The thin line between insanity and creative genius

'What for one culture is a marker of madness is for another an unremarkable aspect of the mind's life'

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Like most announcements and unveilings in the field of genetics, the news that a schizophrenia gene has been identified by scientists needs to be treated with some caution. Imagine a headline reading "Caster sugar identified as causing meringues", and you will have a passable model for how much is often left out in the attempt to compress scientific complexity into a newspaper headline.

Like most announcements and unveilings in the field of genetics, the news that a schizophrenia gene has been identified by scientists needs to be treated with some caution. Imagine a headline reading "Caster sugar identified as causing meringues", and you will have a passable model for how much is often left out in the attempt to compress scientific complexity into a newspaper headline.

Nevertheless, the identification by German researchers of a gene implicated in inherited schizophrenia is clearly another step towards a fuller understanding of a disease - another step towards the notional goal of cure or prevention.

A clear enough step, anyway, to alarm those for whom the notion of genetic control over human biology has a dark shadow and for whom the notion of "cure" is a decidedly ambiguous one. On Radio 4's Today programme yesterday, Gwynneth Hemmings, of the Schizophrenia Association, warned against simplistic notions that we could eradicate schizophrenia by antenatal screening, for instance. And later this month the biochemist David Horrobin, the association's president, will publish The Madness of Adam and Eve: how schizophrenia shaped humanity, a work that argues that the disease is intimately, even inseparably, linked to the development of human culture.

The same mutation that triggered the ascent of man, Horrobin suggests, is responsible for the descent of individual men and women into madness. The emergence of this particular twist of our DNA signalled the divergence "between our large-brained, possibly pleasant, but unimaginative ancestors and the restless, creative creatures that we are today".

At one level this is a programme of rehabilitation for an illness that has been crudely demonised in the past. It comes complete with the kind of celebrity recruitment programme familiar from other consciousness-raising exercises, from Parkinson's disease to homosexuality.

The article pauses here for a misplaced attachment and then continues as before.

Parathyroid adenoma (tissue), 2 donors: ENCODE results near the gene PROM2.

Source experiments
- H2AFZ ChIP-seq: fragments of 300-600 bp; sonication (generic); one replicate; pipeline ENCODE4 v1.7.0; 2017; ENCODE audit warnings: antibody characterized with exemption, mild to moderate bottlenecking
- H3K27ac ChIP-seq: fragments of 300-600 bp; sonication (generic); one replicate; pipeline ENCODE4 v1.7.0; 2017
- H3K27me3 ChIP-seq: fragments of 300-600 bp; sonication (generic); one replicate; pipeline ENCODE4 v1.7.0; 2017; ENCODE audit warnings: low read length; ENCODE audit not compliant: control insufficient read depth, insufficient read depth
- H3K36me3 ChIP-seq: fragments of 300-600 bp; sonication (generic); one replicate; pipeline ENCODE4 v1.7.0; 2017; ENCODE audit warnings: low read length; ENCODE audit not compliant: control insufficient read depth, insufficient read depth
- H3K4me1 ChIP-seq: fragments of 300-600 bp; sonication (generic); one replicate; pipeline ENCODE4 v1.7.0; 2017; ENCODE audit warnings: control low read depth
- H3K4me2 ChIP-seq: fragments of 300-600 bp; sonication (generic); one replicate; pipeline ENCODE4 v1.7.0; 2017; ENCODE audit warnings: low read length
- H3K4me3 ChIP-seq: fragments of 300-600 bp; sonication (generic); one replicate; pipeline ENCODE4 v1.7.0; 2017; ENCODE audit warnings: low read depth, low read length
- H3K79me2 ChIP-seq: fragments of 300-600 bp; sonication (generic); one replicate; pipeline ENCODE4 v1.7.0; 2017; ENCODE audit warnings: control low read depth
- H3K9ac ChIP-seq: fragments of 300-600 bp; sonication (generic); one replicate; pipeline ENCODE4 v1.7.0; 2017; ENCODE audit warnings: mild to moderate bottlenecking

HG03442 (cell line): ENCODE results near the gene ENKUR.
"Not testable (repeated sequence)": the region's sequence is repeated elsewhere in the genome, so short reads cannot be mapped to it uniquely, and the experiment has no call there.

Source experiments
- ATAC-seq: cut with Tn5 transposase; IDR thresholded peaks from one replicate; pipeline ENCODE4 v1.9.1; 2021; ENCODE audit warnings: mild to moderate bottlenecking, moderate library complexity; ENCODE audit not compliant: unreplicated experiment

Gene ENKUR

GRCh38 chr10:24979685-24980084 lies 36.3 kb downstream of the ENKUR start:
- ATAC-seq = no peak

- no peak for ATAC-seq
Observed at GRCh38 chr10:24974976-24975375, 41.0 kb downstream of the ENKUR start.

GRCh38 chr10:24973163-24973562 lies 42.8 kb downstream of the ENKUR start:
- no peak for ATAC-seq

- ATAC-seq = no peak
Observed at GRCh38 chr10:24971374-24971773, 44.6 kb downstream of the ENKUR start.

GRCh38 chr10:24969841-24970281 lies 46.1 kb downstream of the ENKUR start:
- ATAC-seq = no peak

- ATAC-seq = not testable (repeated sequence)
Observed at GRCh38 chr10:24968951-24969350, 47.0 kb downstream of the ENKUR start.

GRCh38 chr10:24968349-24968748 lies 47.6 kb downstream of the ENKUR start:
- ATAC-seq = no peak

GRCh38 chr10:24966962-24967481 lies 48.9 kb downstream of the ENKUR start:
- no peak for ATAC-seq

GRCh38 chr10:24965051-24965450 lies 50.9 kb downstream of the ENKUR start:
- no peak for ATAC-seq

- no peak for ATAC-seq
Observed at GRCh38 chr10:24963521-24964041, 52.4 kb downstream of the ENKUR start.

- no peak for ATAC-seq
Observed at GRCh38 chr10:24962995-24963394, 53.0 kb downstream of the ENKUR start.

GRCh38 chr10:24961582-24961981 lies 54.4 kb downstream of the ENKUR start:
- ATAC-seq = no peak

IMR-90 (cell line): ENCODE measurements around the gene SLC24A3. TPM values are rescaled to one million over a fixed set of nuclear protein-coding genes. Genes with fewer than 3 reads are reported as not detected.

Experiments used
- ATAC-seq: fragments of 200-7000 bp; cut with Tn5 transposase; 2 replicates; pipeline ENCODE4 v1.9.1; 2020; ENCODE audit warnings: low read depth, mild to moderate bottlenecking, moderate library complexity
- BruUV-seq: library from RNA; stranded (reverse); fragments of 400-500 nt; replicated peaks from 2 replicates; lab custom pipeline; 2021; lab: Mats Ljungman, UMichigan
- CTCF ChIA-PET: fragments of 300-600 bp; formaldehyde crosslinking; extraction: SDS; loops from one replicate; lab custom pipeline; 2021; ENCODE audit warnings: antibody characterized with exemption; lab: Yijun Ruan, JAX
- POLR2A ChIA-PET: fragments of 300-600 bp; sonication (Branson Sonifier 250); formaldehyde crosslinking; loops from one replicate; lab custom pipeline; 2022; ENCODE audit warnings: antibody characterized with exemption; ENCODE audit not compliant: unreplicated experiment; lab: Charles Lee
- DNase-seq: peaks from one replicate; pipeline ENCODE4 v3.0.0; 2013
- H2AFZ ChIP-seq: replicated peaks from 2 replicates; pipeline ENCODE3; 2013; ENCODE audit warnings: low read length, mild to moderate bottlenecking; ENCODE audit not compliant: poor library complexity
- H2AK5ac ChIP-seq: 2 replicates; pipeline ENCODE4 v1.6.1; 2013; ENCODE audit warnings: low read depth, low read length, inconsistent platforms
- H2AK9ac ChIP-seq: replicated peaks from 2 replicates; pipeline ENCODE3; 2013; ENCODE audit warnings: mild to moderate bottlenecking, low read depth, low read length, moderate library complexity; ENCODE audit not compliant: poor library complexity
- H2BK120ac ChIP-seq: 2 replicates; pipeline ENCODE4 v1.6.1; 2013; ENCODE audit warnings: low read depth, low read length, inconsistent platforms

Schumann, Strindberg, Kafka and Wittgenstein all betrayed schizotypal tendencies, we are told, and offer evidence of the close kinship between mental instability and creativity. There is a persuasive logic at work here. The classic symptoms of some forms of schizophrenia - delusions, hallucinations and wild associations of thought - have their respectable counterparts in notions of artistic and creative ability. The thoughts of a schizophrenic may well be "loosely connected", as one description has it, but it is just such loose connections that allow new and important connections to be formed - whether they are poetic or scientific.

This is scarcely an unprecedented flash of genius in itself. Dryden expressed it first and most concisely in Absalom and Achitophel, concluding his allegorical portrait of the Earl of Shaftesbury with the celebrated couplet: "Great wits are sure to madness near allied/ And thin partitions do their bounds divide." Since then it has become almost a commonplace, cemented into position by Freud's further associations between creativity and neurosis.

But our attitude to schizophrenia and its symptoms might move further yet; in his recent book Malignant Sadness, Lewis Wolpert noted that "in West Africa even mild depression may be associated with the sort of hallucinations that are, in the West, usually associated with schizophrenia." In other words, what for one culture is a marker of clinical madness is, for another, a pretty unremarkable aspect of the life of the mind.

But why is it that natural selection has fixed schizophrenia in the genome? The argument that it is the flip-side of our distinctive ingenuity and invention is one solution. Another, proposed by the evolutionary psychiatrists Anthony Stevens and John Price, is that schizophrenic types were invaluable in early human society, when rapid growth of social groups necessitated regular splitting into smaller tribes.

The schizoid type, they suggest, is "enabled by his borderline psychotic thinking to separate himself from the dogma and ideals of the main group, and to persuade his followers that he is uniquely qualified to lead them to salvation in a promised land".

Dryden's identification of the kinship between genius and insanity was a prejudicial one, entirely satirical in its intentions. We have learnt since then to be far more open-minded about the differences between what we admire in the human mind and what we fear.

But the poet's image of "thin partitions" is still a useful one, particularly in the field of evolutionary biology, where the divisions between success and failure may be infinitesimally small. Even the most optimistic proponent of genetic medicine would probably admit that, for the moment anyway, the instruments we possess are still too blunt to use on such delicate structures. Should we try to cut out the disease with such crude tools, we may well find that we have cut out what first made us human, too.

sutcliff@globalnet.co.uk

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